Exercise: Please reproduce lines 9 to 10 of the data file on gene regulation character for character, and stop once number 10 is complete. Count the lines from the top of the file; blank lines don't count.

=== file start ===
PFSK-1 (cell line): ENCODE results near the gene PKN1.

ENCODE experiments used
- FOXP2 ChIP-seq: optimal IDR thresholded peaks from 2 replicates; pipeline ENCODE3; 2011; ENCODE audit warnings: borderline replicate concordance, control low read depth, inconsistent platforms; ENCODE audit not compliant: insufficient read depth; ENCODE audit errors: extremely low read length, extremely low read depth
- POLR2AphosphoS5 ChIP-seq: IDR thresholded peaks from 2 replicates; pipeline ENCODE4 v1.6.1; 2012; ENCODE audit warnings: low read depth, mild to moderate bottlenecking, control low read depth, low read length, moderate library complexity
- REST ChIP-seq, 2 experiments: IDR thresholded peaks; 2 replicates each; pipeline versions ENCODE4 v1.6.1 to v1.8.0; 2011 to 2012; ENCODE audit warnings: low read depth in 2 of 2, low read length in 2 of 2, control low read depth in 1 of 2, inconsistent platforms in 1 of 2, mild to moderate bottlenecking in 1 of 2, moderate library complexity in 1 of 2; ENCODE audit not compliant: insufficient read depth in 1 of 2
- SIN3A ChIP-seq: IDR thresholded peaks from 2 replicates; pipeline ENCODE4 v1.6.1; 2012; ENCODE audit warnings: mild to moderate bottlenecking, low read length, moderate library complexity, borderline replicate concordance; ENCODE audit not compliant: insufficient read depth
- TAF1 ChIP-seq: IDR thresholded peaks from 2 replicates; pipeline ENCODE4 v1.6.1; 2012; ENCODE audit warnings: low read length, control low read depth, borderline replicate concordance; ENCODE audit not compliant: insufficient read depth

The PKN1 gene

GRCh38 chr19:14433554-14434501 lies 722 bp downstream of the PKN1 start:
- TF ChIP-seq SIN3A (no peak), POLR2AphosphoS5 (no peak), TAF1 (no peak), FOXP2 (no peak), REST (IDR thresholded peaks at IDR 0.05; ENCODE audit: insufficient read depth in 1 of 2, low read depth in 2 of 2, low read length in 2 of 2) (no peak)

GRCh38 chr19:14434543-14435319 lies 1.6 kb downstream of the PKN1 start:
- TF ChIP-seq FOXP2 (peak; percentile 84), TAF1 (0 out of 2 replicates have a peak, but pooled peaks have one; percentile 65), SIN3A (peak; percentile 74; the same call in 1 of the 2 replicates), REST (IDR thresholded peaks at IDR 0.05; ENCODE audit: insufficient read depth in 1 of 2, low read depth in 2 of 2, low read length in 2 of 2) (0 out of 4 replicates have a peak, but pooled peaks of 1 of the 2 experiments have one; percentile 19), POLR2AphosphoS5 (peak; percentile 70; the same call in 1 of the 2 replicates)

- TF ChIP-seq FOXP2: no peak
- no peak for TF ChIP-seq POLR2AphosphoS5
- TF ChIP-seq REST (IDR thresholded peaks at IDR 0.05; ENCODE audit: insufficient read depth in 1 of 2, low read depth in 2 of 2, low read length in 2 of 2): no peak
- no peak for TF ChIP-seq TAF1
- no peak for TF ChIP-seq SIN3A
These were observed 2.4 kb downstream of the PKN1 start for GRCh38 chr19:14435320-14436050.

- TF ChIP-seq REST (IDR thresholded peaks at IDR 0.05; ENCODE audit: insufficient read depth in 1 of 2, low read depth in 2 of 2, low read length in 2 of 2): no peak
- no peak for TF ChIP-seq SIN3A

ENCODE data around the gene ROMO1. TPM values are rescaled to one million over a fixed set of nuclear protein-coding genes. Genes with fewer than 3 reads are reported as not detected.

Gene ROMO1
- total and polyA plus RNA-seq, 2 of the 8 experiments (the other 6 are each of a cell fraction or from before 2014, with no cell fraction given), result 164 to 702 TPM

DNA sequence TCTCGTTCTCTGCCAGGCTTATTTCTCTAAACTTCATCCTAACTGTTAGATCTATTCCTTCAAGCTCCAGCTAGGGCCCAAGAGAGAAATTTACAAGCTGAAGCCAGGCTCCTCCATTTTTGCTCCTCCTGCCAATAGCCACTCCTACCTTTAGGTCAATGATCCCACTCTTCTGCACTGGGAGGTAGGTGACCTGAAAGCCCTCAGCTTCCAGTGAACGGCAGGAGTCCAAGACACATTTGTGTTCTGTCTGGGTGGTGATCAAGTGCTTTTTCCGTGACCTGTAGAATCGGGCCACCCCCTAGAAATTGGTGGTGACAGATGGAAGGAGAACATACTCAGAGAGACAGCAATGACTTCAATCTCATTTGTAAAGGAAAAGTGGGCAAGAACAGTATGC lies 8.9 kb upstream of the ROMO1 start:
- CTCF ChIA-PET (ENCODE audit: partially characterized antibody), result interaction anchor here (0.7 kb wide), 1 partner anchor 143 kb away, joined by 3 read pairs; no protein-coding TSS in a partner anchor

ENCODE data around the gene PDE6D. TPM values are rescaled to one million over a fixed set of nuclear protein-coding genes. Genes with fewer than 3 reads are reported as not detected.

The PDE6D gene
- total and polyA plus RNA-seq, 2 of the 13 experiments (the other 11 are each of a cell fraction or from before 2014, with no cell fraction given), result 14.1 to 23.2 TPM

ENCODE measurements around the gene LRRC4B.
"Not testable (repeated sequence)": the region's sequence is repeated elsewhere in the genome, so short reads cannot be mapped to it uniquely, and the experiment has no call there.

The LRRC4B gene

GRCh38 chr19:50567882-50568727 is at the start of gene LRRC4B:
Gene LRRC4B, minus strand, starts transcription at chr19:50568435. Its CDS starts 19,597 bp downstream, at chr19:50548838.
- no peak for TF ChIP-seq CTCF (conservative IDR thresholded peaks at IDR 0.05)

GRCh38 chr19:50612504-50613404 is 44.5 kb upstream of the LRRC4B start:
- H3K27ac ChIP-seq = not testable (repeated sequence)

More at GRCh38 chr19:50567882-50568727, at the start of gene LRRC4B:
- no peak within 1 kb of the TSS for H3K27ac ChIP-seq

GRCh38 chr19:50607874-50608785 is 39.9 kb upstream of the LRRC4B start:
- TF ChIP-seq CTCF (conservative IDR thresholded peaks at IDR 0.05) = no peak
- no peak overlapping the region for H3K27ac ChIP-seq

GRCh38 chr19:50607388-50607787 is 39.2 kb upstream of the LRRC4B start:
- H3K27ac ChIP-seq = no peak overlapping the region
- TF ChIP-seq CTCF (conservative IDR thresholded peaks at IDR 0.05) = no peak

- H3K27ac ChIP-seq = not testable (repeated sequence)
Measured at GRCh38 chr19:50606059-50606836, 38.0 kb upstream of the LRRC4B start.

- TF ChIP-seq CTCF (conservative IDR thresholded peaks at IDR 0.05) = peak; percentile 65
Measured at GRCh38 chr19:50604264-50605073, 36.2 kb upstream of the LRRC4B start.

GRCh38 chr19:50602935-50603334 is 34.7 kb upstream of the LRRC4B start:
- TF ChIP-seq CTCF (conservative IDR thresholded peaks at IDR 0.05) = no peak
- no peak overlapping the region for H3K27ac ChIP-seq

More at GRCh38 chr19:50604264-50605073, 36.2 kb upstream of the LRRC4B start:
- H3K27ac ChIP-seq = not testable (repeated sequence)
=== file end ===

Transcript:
GRCh38 chr19:14433554-14434501 lies 722 bp downstream of the PKN1 start:
- TF ChIP-seq SIN3A (no peak), POLR2AphosphoS5 (no peak), TAF1 (no peak), FOXP2 (no peak), REST (IDR thresholded peaks at IDR 0.05; ENCODE audit: insufficient read depth in 1 of 2, low read depth in 2 of 2, low read length in 2 of 2) (no peak)